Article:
PrayerCommunityMinistry
 

Oblates

The mission of our Oblate program is to create opportunities to grow in the Spirit of Saints Benedict and Scholastica as seekers of the Living God. 

Oblates of St. Benedict are people of the general community who formally associate themselves with a specific Benedictine monastery. The Benedictine Sisters of Pittsburgh treasure the gift of faith filled Oblates. These women and men, through their quiet commitment to the Rule of Benedict accompanied by prayer and praise of the Monastic Hours, give each of us strength to collaborate in prayer, community, and ministry.
If you discover an interest in learning more about becoming an Oblate, please contact:

Sister Elizabeth Matz, OSB
724-502-2579

Sister Linda Larkman, OSB
412-737-0969 

News!

Our 2016-2017 monthly Benedictine Oblate meetings will reconvene on Sunday August 21, 2016 at 2:00 PM with an Ice Cream social — all are welcome. Our monthly discussion meetings will begin Sunday, September 18, 2016.

Last February’s Oblate meetings began with reading and reflecting on the book, St. Benedict’s Toolbox, the Nuts and Bolts of Everyday Benedictine Living by Jane Tomaine. 

In preparation for our first meeting on September 18, 2016, all newcomers and existing Oblates are asked to read Chapter 2, The Prayer of Lectio Divina (please read the prior chapters if you have not already done so.)  We will be using this book until completed.  For those of you without the book, it can be purchased for a moderate price on Amazon.Com or you can call us (724) 502-2600.

If you have any other questions or concerns please call our Oblate Co-Directors, Sister Elizabeth Matz (724) 502-2579 or Sister Linda Larkman (724) 766-5365.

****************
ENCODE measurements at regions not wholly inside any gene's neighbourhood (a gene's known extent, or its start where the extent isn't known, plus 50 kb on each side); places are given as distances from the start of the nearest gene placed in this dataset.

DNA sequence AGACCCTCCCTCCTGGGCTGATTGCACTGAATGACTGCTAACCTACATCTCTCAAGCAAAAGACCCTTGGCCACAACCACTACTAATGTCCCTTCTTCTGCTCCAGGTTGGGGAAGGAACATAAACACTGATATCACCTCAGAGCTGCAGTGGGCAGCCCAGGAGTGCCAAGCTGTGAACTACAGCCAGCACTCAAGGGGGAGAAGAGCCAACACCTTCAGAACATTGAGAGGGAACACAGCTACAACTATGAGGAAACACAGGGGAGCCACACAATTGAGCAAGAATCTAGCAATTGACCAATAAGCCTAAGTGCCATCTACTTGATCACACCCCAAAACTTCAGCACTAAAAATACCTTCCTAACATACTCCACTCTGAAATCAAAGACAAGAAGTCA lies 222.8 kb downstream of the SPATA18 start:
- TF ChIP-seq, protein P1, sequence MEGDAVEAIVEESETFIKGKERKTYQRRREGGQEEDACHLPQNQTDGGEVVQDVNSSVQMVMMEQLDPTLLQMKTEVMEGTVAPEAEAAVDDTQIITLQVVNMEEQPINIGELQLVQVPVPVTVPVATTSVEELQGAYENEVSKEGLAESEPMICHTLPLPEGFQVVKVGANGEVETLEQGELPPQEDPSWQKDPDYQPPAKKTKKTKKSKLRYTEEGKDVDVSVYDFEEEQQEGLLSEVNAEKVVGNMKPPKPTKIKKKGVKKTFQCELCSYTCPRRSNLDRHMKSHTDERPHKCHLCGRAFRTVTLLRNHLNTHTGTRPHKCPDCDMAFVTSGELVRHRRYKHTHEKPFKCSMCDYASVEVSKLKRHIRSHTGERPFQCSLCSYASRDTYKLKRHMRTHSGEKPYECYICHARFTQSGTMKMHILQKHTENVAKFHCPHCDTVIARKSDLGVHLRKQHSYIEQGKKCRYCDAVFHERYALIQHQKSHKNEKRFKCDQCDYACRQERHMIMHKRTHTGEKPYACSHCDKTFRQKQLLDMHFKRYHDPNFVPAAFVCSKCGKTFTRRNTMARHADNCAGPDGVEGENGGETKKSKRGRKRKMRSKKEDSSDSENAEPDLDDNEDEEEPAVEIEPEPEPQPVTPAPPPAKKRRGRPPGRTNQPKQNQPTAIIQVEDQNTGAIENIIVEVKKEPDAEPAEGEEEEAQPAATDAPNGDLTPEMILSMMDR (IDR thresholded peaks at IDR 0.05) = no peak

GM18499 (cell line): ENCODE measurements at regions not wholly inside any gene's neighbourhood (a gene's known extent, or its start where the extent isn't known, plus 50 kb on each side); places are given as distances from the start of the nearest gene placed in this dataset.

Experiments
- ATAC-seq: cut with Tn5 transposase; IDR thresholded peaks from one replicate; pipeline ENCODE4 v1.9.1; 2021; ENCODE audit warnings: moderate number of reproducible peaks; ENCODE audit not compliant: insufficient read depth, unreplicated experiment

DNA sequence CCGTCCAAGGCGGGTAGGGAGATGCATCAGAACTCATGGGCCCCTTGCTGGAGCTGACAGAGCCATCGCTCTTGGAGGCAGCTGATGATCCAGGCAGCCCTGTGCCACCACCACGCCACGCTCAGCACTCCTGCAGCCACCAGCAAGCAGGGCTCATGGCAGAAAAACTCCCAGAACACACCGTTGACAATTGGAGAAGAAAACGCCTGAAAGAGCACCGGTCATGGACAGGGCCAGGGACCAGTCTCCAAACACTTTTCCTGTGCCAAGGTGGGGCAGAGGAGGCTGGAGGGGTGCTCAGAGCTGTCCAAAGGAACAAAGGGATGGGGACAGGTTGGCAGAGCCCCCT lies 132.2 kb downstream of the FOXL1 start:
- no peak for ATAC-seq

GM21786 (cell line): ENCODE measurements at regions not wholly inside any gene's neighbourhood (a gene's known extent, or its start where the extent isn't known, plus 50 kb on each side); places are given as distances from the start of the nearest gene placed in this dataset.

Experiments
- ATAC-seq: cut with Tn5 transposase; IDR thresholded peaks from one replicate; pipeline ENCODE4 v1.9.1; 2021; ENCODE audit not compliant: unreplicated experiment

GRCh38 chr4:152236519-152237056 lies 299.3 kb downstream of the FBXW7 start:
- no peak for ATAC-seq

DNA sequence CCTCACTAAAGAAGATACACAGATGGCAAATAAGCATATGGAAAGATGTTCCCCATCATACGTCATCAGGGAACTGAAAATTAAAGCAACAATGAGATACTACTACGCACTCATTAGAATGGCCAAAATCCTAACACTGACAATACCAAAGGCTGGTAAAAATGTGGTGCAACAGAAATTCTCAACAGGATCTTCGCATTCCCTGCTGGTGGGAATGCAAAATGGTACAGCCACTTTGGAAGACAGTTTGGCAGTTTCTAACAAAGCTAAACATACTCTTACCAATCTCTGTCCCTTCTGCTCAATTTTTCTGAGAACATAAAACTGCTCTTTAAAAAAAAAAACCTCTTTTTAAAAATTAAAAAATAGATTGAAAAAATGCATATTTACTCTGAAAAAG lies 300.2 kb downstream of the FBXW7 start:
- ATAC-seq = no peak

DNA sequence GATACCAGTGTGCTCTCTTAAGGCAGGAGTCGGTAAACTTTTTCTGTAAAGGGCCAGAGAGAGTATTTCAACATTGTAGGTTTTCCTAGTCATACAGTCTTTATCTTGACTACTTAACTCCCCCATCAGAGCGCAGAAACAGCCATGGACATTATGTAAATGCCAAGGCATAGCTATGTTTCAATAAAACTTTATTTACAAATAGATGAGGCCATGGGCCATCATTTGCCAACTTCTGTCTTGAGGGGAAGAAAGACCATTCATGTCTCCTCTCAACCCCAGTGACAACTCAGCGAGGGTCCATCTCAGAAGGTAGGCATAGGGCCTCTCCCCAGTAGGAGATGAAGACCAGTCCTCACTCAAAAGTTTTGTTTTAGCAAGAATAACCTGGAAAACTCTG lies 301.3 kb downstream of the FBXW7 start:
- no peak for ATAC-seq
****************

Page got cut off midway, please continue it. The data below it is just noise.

We hope to see you in August!

 

What does being a Benedictine Oblate mean to you?

All my life I have been seeking to know and understand God.  And, in doing so I have come to understand that in seeking God, it is really God who is seeking me.  Through God’s grace, I discovered Benedictine spirituality and the Benedictine Sisters of Pittsburgh.  As an oblate, I am not pulled away from my vocation of marriage or my responsibilities as mother, daughter, sister, and employee.  Instead, I hope that I fulfill these roles better.  I now have a sense of peace and purpose in knowing that all time belongs to God, all work is holy, and all we do can give glory to God.  I am grateful that God led me to search for Him, and that He gave me guides and fellow-seekers in the Benedictine Sisters.
        — Barbara Matera

There has always been a disconnection between my call to be spiritual and my human nature.  Becoming an Oblate and attending Oblate meetings has enabled me to bridge that gap and bring these two aspects of my being more into alignment.  By pondering upon the Rule of Benedict, with the instruction of our Oblate Director, and with the example of my fellow Oblates, I have at hand the tools to apply to my daily struggles with the weaker, more human aspects of my life, and a guide toward reaching more spiritual goals.    
          — BeBe Szalai

An Oblate is a lay person living under a modified rule; without vows; a member of one of several Catholic communities of men or women.  For me it is coming together with the Benedictine Community and other women and men who have like interests, spirituality, and common beliefs.  We come together to pray the Divine Office, share meals, and learn more about St. Benedict’s Rule.  I grew up in a parish run by Benedictine priests and I was taught by the Benedictine Sisters so I have always been involved with the Benedictine ideals.  It was only natural to be involved as an Oblate of St. Benedictine Monastery with the Benedictine Sisters of Pittsburgh.    
          — Madelyn Svidergol



 

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